Cyro began playing gigs at now rather legendary performance spaces in the fertile terrain of downtown, 1980, where experimental composition and free improv tangled deliciously with punk rock and electronica. He found the mélange to be a refreshing change. “Once I became a part of the musical scene down there, a big door opened for me”.

His instrumental voice liberated, Baptista was among a growing brood that soon became known as the avant apex of the day. “We used to play these gigs at the old Knitting Factory on Houston Street, but none of us were well known yet. The audience didn’t come at first--it could be a really tough neighborhood--but after a while, the word spread. John Zorn worked very hard to make it happen and we played together a lot. All of us struggled so much early on but we created that community of sound. People stood together.”

The list of pertinent composers and songwriters, improvisers and many other performers that Baptista encountered in the years since can fill volumes. His work with Zorn is well chronicled but Cyro also spent considerable time with the late percussion master Nana Vasconcelos, whom he considers his “inspiration”. Walking in such good company opened Baptista up to performance opportunities ranging from gigs with founding ‘no wave’ guitarist Arto Lindsay to globally renowned cellist Yo Yo Ma. Along the way, he performed and/or recorded with Sting, David Byrne, Dr. John, Phoebe Snow, Janis Ian, Gato Barbieri, Geri Allen, Trey Anastasio, the Chieftans, James Carter, Edie Brikell, Bobby McFerrin, Cassandra Wilson, Richard Stoltzman, Herbie Mann, Tony Bennet and the list goes on. Cyro enjoys every facet of his role as a percussionist, whether playing the traditional berimbau, hand drums, tearing up racks of blocks, bells and cymbals, or playing what he calls “transparent percussion”, the subtle touches that lie almost inaudibly on a track. His has been a rather storied career.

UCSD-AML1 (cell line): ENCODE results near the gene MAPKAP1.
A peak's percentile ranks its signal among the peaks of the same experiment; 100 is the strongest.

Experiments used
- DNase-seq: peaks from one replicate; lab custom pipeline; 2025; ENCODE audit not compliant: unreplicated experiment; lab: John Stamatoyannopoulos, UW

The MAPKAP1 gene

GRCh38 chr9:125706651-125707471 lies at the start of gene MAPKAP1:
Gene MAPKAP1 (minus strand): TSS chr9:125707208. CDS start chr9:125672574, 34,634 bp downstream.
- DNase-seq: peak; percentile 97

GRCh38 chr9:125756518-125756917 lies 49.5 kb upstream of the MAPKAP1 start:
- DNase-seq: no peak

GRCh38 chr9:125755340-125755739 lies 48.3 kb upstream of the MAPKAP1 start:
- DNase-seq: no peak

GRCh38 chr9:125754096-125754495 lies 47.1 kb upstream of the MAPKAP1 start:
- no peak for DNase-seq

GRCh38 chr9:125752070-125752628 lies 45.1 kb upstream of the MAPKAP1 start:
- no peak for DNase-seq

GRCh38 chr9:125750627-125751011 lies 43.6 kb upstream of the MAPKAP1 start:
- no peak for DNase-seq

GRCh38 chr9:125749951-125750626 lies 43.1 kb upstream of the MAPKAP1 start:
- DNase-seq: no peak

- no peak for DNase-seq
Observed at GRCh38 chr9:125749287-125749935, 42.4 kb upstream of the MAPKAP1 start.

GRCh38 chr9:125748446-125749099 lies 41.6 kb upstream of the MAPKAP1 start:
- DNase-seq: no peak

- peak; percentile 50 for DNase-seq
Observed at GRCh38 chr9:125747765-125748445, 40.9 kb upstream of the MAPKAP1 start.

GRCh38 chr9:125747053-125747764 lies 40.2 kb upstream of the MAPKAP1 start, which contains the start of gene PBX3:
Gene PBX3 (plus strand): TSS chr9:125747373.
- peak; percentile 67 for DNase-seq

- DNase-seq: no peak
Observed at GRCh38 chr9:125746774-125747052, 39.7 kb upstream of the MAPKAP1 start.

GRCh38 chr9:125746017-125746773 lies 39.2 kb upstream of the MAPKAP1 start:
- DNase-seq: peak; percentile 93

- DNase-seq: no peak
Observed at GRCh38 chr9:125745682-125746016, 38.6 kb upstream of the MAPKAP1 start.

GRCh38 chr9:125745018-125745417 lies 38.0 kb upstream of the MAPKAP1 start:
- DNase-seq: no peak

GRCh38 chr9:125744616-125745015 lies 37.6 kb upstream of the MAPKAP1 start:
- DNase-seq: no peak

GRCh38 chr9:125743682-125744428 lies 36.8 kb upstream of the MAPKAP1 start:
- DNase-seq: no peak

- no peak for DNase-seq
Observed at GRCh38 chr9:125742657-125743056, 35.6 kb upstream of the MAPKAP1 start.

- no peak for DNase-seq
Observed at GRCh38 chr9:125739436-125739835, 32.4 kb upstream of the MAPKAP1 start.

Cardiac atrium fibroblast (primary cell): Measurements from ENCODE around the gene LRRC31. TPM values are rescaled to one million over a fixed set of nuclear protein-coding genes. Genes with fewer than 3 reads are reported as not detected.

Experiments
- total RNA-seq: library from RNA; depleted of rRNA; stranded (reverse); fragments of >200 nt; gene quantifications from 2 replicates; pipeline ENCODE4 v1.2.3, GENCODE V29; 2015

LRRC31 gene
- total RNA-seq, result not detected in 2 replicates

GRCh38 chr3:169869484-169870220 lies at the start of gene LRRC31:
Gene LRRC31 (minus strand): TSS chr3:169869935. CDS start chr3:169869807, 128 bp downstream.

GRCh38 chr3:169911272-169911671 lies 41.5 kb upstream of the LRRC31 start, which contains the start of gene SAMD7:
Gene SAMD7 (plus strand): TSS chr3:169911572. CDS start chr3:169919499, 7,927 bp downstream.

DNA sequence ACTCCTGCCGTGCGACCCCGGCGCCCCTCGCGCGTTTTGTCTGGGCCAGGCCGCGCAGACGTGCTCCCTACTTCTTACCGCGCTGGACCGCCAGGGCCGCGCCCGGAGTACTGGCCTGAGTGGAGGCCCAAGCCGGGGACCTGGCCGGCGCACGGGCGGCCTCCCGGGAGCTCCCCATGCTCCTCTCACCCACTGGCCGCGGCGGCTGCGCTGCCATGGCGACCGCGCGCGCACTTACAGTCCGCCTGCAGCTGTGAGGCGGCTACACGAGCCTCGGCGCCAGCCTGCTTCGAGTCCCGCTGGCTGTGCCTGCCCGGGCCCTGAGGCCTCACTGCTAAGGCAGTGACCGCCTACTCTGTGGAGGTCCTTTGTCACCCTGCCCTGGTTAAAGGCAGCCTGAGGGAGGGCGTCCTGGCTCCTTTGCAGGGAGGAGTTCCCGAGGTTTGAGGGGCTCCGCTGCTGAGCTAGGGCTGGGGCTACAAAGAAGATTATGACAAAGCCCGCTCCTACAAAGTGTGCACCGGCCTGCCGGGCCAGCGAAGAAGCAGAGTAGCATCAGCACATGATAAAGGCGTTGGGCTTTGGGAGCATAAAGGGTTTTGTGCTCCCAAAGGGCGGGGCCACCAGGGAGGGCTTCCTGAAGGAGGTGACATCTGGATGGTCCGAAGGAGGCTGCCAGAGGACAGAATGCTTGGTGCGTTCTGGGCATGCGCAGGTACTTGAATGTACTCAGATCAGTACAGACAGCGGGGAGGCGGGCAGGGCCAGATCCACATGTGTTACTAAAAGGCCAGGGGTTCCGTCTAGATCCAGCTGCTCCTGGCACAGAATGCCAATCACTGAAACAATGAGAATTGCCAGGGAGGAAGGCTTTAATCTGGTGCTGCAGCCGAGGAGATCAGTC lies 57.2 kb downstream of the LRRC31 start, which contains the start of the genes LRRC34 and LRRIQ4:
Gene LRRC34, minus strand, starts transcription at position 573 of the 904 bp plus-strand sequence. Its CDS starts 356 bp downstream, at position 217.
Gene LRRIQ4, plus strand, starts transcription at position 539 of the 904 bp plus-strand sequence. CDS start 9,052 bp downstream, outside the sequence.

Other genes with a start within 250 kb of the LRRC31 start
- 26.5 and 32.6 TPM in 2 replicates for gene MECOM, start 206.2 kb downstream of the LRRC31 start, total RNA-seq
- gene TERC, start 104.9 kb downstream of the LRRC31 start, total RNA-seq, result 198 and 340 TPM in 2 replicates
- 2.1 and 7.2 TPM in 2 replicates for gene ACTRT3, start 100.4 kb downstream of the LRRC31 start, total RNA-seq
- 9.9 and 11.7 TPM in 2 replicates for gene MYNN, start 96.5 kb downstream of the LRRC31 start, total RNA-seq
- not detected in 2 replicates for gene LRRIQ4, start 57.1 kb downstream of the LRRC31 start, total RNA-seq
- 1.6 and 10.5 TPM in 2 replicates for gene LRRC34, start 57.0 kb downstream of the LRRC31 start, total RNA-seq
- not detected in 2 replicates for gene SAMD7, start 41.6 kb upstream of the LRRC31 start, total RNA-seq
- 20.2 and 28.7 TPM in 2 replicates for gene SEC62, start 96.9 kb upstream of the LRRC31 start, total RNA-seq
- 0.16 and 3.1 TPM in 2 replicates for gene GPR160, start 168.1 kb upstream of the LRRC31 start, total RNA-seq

When Derek Baily, the master improviser and theorist, approached Baptista early on for a recording date, the percussionist jumped at the chance to make his debut recording. “Derek asked me to record with him and so I went and we just played. I never thought anything more of it and assumed it hadn’t been released. Some years later, I was touring in the UK with Nana, and a man came up to me excitedly saying, ‘You’re Cyro!’ and waving this album at me. It was Derek’s record. I was shocked to see that not only had it come out, but Derek had named it Cyro. This was very moving. Soon after we engaged in a pub tour”, he recalled.

But it hasn’t all been freewheeling music. Baptista explained: “I toured and recorded with Paul Simon for six years. He was a very particular kind of songwriter—he allowed the musicians room to create but then was strict about parts being played the same way every time. The band was amazing: Steve Gadd, Richard Tee, Michael Brecker…wow. I had been used to clubs, halls, but with Paul I learned how to play to 30,000 people! We did the Concert in Central Park, played around the world in stadiums”

And what of Herbie Hancock? “He’s Number One. I actually rate my career on what I did before I met him, and after. After Herbie, I was never just a side-man again. The connection we had went beyond music—I became a Buddhist through his example. Musically, everything was so open, the expectations for the band to CREATE every moment was so high. He approached me once, saying he was very happy with what I played but he noticed some of the same phrases night after night. He said I needed to play something new each time”, Baptista laughed. “So I went from a leader that always wanted everything the same to one that never wanted you to repeat yourself.”